Administrative detention of Sabah Faroun renewed

The administrative detention - imprisonment without charge or trial - of female Palestinian detainee Sabah Faroun has been renewed for an additional three months for the sixth time yesterday, 19 September 2017. 

Faroun, 35, was arrested by occupation forces on 19 June 2016 after they invaded her home in the village of Al-Ezariya east of Jerusalem. Her detention had been extended sixth times and she has been repeatedly ordered to different periods in administrative detention since she was arrested. Faroun is one of five Palestinian women currently held under administrative detention, among over 450 administrative detainees. 

Israeli Forces raided Sabah’s home at 3:00 am and searched it violently. They detained the children in one room by themselves and interrogated Sabah in a separate room. A female soldier strip searched her and then told her that they have an arrest order. They took her outside the house without allowing her to say goodbye to her children. They shackled her hands behind her back and blindfolded her. They took her to Etzion detention center. She was searched a number of times and stayed there until 8:00 am. She was then transferred to Ofer prison. Her hands were shackled behind her back the whole time. She was interrogated in Ofer prison for three hours. She denied all of the accusations. She was later transferred to HaSharon prison and then to Damon prison.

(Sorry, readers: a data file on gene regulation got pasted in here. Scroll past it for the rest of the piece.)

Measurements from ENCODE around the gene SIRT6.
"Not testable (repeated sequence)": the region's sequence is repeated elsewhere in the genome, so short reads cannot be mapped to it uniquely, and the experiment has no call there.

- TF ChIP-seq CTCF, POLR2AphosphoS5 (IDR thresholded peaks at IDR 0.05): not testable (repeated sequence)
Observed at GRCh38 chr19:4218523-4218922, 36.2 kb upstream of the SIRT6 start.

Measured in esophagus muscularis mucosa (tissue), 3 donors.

Sabah is married to Mr. Issa Far’oun. She is a mother of four children, Abdul Razeq (15 years old), Alaa (14 years old), Tala (10 years old) and Leen (5 years old); all of her children are currently in school. Sabah’s family miss the presence of their mother and wife. Not knowing the reasons of her arrest or the date of her release increases their mental suffering.

In the occupied Palestinian West Bank, the Israeli army is authorized to issue administrative detention orders against Palestinian civilians on the basis of Military Order 1651. This order empowers military commanders to detain an individual for up to six-month renewable periods if they have “reasonable grounds to presume that the security of the area or public security requires the detention.” On or just before the expiry date, the detention order is frequently renewed. This process can be continued indefinitely.